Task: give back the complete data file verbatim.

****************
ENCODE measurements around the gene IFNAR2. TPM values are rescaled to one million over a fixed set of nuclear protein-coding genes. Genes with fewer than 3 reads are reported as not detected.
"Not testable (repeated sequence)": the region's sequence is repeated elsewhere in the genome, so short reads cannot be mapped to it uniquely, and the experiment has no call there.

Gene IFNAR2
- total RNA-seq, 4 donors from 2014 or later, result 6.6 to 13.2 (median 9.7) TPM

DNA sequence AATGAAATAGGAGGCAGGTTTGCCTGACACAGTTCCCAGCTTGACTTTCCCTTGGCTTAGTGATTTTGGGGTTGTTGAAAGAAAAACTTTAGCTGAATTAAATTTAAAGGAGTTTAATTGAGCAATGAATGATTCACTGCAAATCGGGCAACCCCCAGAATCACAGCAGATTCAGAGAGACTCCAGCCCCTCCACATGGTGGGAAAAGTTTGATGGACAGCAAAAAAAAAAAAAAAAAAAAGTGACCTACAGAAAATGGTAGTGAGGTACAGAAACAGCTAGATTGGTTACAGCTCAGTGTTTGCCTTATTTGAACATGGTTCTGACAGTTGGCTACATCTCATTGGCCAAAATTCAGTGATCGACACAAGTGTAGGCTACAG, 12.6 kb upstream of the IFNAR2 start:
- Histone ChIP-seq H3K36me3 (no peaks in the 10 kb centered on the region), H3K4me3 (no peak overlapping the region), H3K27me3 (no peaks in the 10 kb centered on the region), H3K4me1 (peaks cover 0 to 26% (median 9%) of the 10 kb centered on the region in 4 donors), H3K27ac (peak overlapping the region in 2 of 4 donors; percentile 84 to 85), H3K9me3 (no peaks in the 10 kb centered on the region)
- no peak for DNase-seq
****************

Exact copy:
ENCODE measurements around the gene IFNAR2. TPM values are rescaled to one million over a fixed set of nuclear protein-coding genes. Genes with fewer than 3 reads are reported as not detected.
"Not testable (repeated sequence)": the region's sequence is repeated elsewhere in the genome, so short reads cannot be mapped to it uniquely, and the experiment has no call there.

Gene IFNAR2
- total RNA-seq, 4 donors from 2014 or later, result 6.6 to 13.2 (median 9.7) TPM

DNA sequence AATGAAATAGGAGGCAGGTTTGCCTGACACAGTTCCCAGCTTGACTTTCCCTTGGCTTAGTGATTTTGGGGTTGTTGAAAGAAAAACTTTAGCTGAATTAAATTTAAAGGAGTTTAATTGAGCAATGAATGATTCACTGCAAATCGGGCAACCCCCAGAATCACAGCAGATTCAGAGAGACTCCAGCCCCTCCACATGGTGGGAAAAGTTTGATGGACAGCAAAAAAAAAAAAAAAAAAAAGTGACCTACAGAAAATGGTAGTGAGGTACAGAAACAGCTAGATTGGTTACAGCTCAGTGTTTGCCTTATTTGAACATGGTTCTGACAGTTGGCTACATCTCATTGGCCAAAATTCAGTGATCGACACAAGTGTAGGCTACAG, 12.6 kb upstream of the IFNAR2 start:
- Histone ChIP-seq H3K36me3 (no peaks in the 10 kb centered on the region), H3K4me3 (no peak overlapping the region), H3K27me3 (no peaks in the 10 kb centered on the region), H3K4me1 (peaks cover 0 to 26% (median 9%) of the 10 kb centered on the region in 4 donors), H3K27ac (peak overlapping the region in 2 of 4 donors; percentile 84 to 85), H3K9me3 (no peaks in the 10 kb centered on the region)
- no peak for DNase-seq